Weight distribution is not the same thing as sway control.
Actually, let me rephrase that, because it’s not 100% accurate.
- The primary purpose of a weight-distribution hitch (also known as a load-leveling or equalization hitch) is to level the truck-and-trailer combination and restore some of the weight lost to the tow vehicle’s front axle.
- The primary purpose of sway control is to reduce and damp any side-to-side oscillations while driving, particularly at highway speeds.
Somewhat confusingly, a trailer with proper weight distribution will naturally tend to sway and bounce less. This is the primary reason we have minimum tongue/pin weights, after all. But this is where, unfortunately, the English language has failed us, and this sloppy use of the phrase “weight distribution” has called all manner of confusion.
So let’s back up – no pun intended – and review the basic concepts. After that, we will break down the difference between sway control and weight distribution technologies. Not all hitches re-distribute weight; not all have sway control. But there is a gray overlap between them.
What Is a Weight Distribution Hitch, and How Is It Different than Sway Control?
A weight distribution hitch apportions the weight of your tow vehicle and trailer across all axles. In particular, it restores some of the weight lost to the tow vehicle’s front axle. That’s the steering axle, so proper weight is important! That’s also where most of your braking happens.
A weight-distribution hitch does not magically add or take away pounds. Instead, it lightens the rear axle of the tow vehicle and transfers most of that weight to the front axle of the tow vehicle. It also re-distributes some of the weight back onto the trailer’s axle[s].
All this physics magic is possible cause of lever-and-fulcrum effects. We won’t get into the physics in this article, but essentially, the tongue weight of an off-balance trailer pushes down on the rear end of a truck and simultaneously lifts up the front end, like a teeter-totter.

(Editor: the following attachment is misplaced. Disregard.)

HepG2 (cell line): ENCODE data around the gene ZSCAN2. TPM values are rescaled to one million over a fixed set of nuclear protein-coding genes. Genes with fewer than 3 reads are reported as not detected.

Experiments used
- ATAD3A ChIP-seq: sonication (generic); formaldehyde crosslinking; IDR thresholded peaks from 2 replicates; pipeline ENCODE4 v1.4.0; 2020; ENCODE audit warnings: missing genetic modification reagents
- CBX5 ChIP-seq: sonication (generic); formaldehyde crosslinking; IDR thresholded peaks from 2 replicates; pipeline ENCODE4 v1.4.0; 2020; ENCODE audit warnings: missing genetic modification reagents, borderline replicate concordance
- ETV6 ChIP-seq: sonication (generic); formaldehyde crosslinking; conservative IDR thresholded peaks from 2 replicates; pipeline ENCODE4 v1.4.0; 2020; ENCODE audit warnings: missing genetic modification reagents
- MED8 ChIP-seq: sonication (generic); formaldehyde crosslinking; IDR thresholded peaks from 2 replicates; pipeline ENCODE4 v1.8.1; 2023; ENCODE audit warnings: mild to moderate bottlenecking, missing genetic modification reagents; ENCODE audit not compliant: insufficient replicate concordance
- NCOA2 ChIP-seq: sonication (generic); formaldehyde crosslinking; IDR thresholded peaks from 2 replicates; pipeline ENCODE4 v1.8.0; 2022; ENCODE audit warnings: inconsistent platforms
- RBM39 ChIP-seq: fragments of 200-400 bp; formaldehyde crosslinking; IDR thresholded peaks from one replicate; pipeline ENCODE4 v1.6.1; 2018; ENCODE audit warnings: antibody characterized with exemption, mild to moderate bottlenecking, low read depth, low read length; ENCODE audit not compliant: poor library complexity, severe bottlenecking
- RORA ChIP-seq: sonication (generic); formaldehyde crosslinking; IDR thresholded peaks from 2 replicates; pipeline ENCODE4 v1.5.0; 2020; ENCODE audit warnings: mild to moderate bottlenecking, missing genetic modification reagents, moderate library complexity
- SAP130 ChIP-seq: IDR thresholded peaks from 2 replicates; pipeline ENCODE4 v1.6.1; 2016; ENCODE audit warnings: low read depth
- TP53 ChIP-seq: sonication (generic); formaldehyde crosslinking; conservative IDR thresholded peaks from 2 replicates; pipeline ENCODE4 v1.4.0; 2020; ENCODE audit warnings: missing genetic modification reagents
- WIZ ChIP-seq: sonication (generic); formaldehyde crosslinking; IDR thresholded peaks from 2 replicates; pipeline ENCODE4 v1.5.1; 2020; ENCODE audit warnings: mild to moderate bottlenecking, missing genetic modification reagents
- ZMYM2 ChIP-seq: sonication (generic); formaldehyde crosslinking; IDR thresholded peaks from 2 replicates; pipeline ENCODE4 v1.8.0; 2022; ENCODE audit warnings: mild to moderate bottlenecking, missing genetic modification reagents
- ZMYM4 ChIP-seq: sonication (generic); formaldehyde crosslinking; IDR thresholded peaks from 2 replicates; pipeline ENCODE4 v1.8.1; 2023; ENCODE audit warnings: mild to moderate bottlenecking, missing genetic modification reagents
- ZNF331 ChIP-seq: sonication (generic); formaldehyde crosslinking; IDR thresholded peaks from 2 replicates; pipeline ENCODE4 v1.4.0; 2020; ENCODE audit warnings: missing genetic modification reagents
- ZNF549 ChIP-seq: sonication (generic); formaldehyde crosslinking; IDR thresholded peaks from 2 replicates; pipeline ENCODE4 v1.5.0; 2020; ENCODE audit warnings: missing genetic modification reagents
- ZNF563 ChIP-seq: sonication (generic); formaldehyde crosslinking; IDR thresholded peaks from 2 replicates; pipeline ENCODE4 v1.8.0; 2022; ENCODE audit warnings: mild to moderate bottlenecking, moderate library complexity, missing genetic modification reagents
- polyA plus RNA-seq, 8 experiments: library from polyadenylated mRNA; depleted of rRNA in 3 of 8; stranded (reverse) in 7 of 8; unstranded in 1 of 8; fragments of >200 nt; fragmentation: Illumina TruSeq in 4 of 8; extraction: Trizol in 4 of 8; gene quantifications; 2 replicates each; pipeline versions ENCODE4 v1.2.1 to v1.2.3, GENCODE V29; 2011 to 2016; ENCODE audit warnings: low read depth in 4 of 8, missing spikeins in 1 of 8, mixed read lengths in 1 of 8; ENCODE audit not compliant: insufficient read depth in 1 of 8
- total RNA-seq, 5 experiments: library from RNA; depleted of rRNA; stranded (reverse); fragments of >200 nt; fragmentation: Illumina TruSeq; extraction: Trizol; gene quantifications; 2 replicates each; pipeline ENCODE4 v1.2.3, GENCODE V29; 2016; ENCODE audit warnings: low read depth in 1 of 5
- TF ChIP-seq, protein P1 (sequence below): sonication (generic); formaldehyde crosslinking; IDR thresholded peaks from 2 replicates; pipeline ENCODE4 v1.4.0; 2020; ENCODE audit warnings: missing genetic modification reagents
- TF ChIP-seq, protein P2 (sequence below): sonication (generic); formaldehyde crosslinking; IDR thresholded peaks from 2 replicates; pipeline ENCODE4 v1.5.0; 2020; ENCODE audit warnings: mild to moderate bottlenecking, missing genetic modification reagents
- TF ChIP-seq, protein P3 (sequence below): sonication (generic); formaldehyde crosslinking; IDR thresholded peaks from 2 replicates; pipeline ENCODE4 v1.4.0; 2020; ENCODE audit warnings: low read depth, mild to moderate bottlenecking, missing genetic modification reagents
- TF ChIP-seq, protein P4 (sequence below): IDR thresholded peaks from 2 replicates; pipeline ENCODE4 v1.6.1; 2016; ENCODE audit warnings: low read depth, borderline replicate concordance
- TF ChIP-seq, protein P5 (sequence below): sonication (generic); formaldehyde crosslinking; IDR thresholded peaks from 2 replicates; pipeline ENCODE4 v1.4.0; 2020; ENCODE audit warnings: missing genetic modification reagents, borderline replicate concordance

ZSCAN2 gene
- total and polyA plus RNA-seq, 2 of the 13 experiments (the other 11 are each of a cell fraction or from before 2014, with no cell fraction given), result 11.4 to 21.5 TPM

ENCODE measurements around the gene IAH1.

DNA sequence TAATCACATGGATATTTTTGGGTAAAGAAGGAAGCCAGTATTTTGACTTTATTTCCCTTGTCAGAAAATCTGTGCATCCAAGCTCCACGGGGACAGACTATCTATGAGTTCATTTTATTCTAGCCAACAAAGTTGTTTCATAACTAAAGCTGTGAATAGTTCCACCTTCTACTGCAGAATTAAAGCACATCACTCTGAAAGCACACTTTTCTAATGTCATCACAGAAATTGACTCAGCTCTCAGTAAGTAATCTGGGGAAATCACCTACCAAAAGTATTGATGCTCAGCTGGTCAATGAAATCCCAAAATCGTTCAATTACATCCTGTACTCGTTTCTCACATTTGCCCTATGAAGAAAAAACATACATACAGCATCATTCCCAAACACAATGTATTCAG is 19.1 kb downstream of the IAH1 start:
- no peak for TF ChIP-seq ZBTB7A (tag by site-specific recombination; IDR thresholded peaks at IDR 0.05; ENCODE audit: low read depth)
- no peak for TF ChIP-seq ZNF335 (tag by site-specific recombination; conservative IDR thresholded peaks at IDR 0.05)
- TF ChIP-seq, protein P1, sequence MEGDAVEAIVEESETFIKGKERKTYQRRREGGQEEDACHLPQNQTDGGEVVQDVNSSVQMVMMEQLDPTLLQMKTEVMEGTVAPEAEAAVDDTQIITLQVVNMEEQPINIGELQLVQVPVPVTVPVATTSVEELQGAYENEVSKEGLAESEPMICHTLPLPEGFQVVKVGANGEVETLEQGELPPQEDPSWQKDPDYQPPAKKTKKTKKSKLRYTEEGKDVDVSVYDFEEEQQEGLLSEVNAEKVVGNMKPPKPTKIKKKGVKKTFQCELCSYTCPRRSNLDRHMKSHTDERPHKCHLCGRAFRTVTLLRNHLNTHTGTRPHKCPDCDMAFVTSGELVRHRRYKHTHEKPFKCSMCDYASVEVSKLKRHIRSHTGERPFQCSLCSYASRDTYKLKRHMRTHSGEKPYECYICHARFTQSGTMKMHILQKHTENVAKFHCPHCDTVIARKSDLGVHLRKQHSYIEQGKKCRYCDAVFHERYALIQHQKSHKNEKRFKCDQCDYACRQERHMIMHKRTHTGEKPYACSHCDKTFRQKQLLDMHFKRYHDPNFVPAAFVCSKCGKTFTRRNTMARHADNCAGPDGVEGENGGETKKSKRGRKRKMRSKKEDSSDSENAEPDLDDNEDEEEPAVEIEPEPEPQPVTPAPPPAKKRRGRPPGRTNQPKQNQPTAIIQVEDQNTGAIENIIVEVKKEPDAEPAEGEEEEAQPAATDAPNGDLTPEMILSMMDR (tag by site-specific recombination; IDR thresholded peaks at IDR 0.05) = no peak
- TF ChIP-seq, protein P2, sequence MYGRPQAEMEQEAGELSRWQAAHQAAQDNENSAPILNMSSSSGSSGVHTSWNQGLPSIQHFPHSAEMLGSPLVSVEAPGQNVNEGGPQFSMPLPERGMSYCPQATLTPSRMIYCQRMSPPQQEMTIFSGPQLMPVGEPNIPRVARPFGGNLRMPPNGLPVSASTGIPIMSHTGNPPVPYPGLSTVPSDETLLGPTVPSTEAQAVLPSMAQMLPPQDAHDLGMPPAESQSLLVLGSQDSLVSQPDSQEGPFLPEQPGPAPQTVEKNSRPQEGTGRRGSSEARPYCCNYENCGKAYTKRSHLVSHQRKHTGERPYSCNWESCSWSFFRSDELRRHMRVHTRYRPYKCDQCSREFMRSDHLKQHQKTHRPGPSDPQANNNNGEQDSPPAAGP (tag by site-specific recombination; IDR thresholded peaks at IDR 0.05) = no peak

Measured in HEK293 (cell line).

5th wheel campers do not require any kind of weight-distribution hitch. That is because the pin is located almost directly above the rear axle. There is no lever-and-fulcrum effect.
>>> READ MORE: The Big 7 Misconceptions About Weight Distribution Hitches
A weight distribution hitch does not atone for bad tongue weight distribution to start out with! In the US, we target 10-15 tongue weight for trailers and 15-25% pin weight for fifth wheels. A trailer with, say, 6% tongue weight, is improperly loaded (or badly designed), and a weight-distribution hitch is nothing more than a Band-Aid fix.
What Is Sway Control, and How Is It Different Than Weight Distribution?
Sway control stops and damps oscillations. It operates in a different plane than weight distribution: weight distribution is top-to-bottom, sway control is side-to-side.
Now, all trailers sway, especially at speeds above 45 mph. This is for many reasons. Air is a fluid, after all, and pushing two conjoined rigid bodies through a turbulent fluid at high speeds, accelerating and braking, turning corners and bouncing over potholes, is bound to generate some wonky physics.
However, the longer the trailer wheelbase and the more tongue weight it has, generally speaking, the less likely it is to sway. King pin weights of tractor trailers, for instance, may have 50%+ of their weight on the pin! But a semi-truck can easily handle 15,000 lbs on the hitch; your pickup truck can’t.
So we must resort to other means to control sway. Enter: sway control technologies. If you think of a trailer coupler or a 5th wheel king pin hitch as a pivoting link, or a ball-and-socket joint, the problem (and solution) becomes obvious. If sway is uncontrolled side-to-side motion, then what if you just added some friction?
That’s exactly what most sway control mechanisms do: they add friction. There are simple ones, and there are clever ones. Some sway control devices increase friction with turning angle, allowing for easy low-speed maneuvers. Some use chain tension, some metal-on-metal sliding, some a rubber bushing, some trunnions, some hydraulic pistons. But most hitches work by damping the oscillations through some kind of friction (a few through spring tension).
The exception are the Hensley-style weight-distribution hitches that use a linkage mechanism instead of a ball coupler as the hitch. This mechanism locks out the joint from one way only, allowing the truck to turn the trailer, but not vice versa.
>>> READ MORE: 11 Causes of Trailer Sway and How to Stop It
Friction-based sway control is not a magic bullet. Trailers can, and will, still sway. Insufficient tongue weight, strong crosswinds, turbulence from passing tractor-trailers, and speeding at WOT down a steep hill will all attempt to induce trailer sway. Sway control will diminish their effects, but it will not eliminate them entirely.
It is usually recommended to disable or remove sway control mechanisms when driving on snow, ice, off-road, or when backing up. Check your Owner’s Manual for more information.